At our table
We sat in the bedroom, my youngest cross-legged as I wove her hair into Dutch braids. I was multitasking while remote working, also listening to faculty discuss the common good and its implications in a time of pandemic. She and I heard Brother Raymond Fitz, S.M. ’64, talk about the social injustice in our region that contributes to increased mortality for our Black neighbors, from infant deaths to reduced life expectancies to worse outcomes from COVID-19.
I was helping our oldest girl straighten her hair when associate professor Maria Gabriela Vivero joined the faculty discussion on Zoom. She told us it is an economic travesty — for the country and for all its people — to perpetuate disparities between socioeconomic groups.
“There are families that, as much as they try, are never going to make it because the playing field is so slanted,” Vivero said.
I was struck by the congruence of their presentations, first from a president emeritus and longtime community advocate and then from an associate professor of finance and economist. Their words would soon find their way to our dinner table.
When our family gathers to eat, the talk is usually 10% about food, 50% about boys. Since the coronavirus tore the children away from school, we’ve also been talking a lot about the disease.
Where did it come from? How dangerous is it? Will they get sick? How long do you have to go to school to become an epidemiologist? And, on this particular day, why are so many Black people dying of COVID-19?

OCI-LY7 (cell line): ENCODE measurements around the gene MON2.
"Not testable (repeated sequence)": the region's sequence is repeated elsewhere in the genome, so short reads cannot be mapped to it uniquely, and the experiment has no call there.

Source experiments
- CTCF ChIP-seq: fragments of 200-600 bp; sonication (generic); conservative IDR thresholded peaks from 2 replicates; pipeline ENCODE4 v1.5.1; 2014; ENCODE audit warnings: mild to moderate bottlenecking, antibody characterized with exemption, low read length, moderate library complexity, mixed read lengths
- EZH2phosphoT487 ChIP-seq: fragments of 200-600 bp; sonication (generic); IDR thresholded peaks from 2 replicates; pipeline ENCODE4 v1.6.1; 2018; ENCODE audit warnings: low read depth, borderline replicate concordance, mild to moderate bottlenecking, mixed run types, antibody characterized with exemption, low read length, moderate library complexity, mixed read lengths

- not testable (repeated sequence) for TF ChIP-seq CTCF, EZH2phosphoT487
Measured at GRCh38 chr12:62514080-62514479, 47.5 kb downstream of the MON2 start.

My husband and I are white, as is our middle daughter. Our other two girls, our foster daughters, are African American. All three often bring to our table questions of race, class and other fights for equality. They roll together history learned in school and current politics gleaned from news and social media with stories from their young lives. They all know what it’s like to live in what Fitz described as a low-opportunity neighborhood. They have firsthand experience with challenges faced there by families, schools and communities.
But to their questions of why racism exists and injustice persists, as a family we decide there are no easy answers. It got even harder with the killings of Breonna Taylor, George Floyd and Ahmaud Arbery.
This is an electric moment in history. The pandemic has laid bare the human cost of systemic racism. The broadcast of every murder slashes at the tale of equality. We can do better. We must do better, for our country and for its people.
My husband and I tell our children we love them and that they are all made in the image and likeness of God. We tell them they are equal, but that equity will be necessary to bring about true justice. Listen to others, we say, and then have the hard conversations. While we want to protect you and keep you safe, there will be times when you cannot and should not sit still. Go.